Tag Archives: COVID-19

Updates from McKinsey

COVID-19: Implications for business
By Matt Craven, Linda Liu, Mihir Mysore, and Matt Wilson – The coronavirus outbreak is first and foremost a human tragedy, affecting hundreds of thousands of people. It is also having a growing impact on the global economy.

At the time of writing, there have been more than 160,000 confirmed cases of COVID-19 and more than 6,000 deaths from the disease. Older people, especially, are at risk. More than 140 countries and territories have reported cases; more than 80 have confirmed local transmission. Even as the number of new cases in China is falling (to less than 20, on some days), it is increasing exponentially in Italy (doubling approximately every four days). China’s share of new cases has dropped from more than 90 percent a month ago to less than 1 percent today.

Our perspective is based on our analysis of past emergencies and our industry expertise. It is only one view, however. Others could review the same facts and emerge with a different view.

Many countries now face the need to bring widespread community transmission of coronavirus under control. While every country’s response is unique, there are three archetypes emerging—two successful and one not—that offer valuable lessons. We present these archetypes while acknowledging that there is much still to be learned about local transmission dynamics and that other outcomes are possible:

  • Extraordinary measures to limit spread. After the devastating impact of COVID-19 became evident in the Hubei province, China imposed unprecedented measures—building hospitals in ten days, instituting a “lockdown” for almost 60 million people and significant restrictions for hundreds of millions of others, and using broad-based surveillance to ensure compliance—in an attempt to combat the spread. These measures have been successful in rapidly reducing transmission of the virus, even as the economy has been restarting.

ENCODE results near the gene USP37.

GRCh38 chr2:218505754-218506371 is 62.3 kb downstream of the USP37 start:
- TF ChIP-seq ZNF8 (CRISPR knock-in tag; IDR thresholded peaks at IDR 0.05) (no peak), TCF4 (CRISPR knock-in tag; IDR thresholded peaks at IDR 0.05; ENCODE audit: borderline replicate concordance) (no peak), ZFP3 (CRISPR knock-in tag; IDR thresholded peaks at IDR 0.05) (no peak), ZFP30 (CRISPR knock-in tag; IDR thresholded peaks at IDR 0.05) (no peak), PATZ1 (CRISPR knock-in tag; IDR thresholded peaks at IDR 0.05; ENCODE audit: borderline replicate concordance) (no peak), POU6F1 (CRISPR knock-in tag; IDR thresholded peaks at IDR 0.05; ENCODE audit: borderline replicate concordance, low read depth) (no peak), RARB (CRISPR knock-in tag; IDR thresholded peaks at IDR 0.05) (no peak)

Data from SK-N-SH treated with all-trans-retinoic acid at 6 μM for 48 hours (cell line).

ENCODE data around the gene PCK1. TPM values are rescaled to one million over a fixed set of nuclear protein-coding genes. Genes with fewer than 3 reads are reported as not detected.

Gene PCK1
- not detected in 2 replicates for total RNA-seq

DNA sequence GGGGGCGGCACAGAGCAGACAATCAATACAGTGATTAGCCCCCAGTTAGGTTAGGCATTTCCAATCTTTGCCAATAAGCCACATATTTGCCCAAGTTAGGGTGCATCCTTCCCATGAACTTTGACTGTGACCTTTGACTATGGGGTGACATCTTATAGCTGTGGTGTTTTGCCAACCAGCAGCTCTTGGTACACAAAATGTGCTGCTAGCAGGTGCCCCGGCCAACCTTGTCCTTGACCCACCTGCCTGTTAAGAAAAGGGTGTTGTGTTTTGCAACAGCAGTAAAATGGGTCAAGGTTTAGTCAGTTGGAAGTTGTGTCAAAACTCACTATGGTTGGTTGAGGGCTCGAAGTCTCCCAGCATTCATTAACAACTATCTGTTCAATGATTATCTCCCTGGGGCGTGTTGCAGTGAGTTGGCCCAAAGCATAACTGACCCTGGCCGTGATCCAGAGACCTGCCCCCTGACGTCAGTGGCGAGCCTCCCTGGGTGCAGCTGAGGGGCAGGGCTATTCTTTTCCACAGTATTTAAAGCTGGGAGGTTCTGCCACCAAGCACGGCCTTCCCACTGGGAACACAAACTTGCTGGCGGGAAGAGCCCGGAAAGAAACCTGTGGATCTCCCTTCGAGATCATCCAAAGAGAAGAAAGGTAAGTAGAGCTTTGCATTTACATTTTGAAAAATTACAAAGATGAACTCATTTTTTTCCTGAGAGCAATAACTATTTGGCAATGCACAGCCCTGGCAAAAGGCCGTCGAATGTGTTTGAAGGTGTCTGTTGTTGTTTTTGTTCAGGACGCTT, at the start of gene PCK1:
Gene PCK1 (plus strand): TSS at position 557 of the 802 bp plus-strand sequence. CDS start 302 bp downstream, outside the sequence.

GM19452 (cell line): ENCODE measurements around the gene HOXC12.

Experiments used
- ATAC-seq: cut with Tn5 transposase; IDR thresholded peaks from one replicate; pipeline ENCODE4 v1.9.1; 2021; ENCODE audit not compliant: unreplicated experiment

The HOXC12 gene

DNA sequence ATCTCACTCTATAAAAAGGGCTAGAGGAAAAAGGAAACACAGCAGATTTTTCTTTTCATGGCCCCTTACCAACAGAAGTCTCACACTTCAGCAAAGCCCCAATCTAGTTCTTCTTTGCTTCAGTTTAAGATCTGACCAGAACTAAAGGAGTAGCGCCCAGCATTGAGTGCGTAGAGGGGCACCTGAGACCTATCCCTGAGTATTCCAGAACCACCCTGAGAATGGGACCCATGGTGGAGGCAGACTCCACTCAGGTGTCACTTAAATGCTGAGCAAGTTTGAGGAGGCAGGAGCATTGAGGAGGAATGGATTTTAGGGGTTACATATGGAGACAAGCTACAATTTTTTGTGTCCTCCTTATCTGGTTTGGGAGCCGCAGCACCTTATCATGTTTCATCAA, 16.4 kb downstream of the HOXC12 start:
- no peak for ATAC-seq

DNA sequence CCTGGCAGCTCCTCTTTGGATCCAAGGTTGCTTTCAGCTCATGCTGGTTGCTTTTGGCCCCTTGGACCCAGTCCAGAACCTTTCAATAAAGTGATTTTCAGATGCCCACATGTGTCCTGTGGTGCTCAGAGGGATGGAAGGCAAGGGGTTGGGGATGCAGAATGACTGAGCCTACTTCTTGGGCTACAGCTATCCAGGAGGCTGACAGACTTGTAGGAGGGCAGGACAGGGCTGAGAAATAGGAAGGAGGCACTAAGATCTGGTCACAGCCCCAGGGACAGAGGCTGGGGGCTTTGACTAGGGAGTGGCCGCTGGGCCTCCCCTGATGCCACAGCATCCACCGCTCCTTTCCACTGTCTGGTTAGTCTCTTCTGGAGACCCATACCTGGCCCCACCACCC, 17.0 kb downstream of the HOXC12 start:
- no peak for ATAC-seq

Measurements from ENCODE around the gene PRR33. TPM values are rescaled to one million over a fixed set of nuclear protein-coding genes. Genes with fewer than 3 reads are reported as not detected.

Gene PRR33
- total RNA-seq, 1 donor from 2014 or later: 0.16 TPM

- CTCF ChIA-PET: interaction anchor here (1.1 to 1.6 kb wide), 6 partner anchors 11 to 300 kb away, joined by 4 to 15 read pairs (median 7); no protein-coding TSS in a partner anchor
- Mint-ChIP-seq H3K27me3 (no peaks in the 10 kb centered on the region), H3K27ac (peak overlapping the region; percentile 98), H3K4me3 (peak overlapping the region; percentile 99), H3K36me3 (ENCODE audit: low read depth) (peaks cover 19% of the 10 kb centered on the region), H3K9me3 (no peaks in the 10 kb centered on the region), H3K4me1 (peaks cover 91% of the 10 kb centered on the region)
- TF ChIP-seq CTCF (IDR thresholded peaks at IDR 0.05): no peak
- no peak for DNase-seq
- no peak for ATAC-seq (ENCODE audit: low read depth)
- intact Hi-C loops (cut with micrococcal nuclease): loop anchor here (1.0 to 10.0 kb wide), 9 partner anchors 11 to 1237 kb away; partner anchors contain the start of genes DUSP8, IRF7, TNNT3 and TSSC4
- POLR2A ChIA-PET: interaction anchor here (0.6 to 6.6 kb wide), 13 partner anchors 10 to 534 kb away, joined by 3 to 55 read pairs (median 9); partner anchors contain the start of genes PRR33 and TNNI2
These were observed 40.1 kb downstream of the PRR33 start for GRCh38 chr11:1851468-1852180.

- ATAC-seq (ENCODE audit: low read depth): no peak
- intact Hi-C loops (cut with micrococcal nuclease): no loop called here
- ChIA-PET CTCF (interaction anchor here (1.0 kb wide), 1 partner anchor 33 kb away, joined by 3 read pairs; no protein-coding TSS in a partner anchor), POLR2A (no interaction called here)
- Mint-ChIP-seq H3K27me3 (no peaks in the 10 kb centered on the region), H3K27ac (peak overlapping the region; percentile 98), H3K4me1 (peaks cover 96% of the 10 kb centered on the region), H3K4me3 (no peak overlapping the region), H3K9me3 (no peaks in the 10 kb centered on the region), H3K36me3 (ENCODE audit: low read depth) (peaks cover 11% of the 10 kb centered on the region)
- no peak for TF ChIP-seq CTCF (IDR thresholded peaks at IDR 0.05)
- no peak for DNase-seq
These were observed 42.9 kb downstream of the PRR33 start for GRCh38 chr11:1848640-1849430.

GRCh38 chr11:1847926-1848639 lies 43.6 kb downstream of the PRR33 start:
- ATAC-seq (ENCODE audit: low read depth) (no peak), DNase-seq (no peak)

• Gradual control through effective use of public-health best practices. South Korea experienced rapid case-count growth in the first two weeks of its outbreak, from about 100 total cases on February 19 to more than 800 new cases on February 29. Since then, the number of new cases has dropped steadily, though not as steeply as in China. This was achieved through rigorous implementation of classic public-health tools, often integrating technology.
  • Unsuccessful initial control, leading to overwhelmed health systems. In some outbreaks where case growth has not been contained, hospital capacity has been overwhelmed. The disproportionate impact on healthcare workers and lack of flexibility in the system create a vicious cycle that makes it harder to bring the epidemic under control.

Based on new information that emerged last week, we have significantly updated and simplified our earlier scenarios. more>

Simple steps to reduce the odds of a global catastrophe

By Warwick J. McKibbin and David Levine – The novel coronavirus COVID-19 may become a footnote in history – a disaster narrowly averted. It could also become a global pandemic similar to some of the worst pandemics of the twentieth century.

For example, assume the COVID-19 is as easy to spread and as dangerous as the 1957 Asian flu. Based on the epidemiological estimates of mortality and morbidity rates from that experience, our best estimate from a 2006 study on pandemics was that such a virus might kill more than 14 million people and shrink global GDP by more than $500 billion  (McKibbin and Alexandro Sidorenko. Global macroeconomic consequences of pandemic influenza. Australian National University, 2006). These estimates are far higher than the costs were in 1957 because our world is increasingly connected and urban. Preliminary results currently being updated  in 2020 suggest even higher numbers for worse case COVID-19.

We hope that scientists can rapidly develop a vaccine. Unfortunately, there is much we do not yet know about this new virus.

At the same time, we do know the virus mostly spreads when people sneeze or cough. The germs then spread when people inhale infected droplets. The germs also land on surfaces. People who touch their own mucus or an infected surface then spread the virus on their hands. For most respiratory infections, perhaps half the cases spread from people’s hands.

Fortunately, even without a vaccine, we already know how to slow an epidemic of respiratory infections.

If everyone coughed or sneezed into their elbow or a tissue (not into the air or on their hands), the germs would not travel very far. And if everyone washed hands with soap before preparing food or eating, that route of transmission would end. more>